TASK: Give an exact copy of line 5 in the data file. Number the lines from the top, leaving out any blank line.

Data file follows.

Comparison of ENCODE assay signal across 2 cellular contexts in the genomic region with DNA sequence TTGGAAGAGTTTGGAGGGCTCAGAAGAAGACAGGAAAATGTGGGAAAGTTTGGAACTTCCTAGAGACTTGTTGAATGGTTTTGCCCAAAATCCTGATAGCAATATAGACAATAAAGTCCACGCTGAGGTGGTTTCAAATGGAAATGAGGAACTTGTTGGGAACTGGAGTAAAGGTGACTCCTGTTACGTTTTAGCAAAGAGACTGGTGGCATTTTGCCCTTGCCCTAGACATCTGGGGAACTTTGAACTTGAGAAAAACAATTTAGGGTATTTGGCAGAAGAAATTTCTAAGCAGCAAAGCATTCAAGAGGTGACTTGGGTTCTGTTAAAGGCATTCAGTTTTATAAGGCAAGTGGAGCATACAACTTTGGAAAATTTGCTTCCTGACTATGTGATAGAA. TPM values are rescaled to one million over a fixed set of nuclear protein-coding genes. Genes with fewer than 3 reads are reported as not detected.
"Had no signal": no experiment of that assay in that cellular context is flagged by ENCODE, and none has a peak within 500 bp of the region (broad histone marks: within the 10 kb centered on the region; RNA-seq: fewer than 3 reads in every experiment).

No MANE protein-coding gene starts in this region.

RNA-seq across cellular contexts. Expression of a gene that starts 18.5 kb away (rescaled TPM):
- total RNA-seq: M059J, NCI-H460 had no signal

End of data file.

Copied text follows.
- total RNA-seq: M059J, NCI-H460 had no signal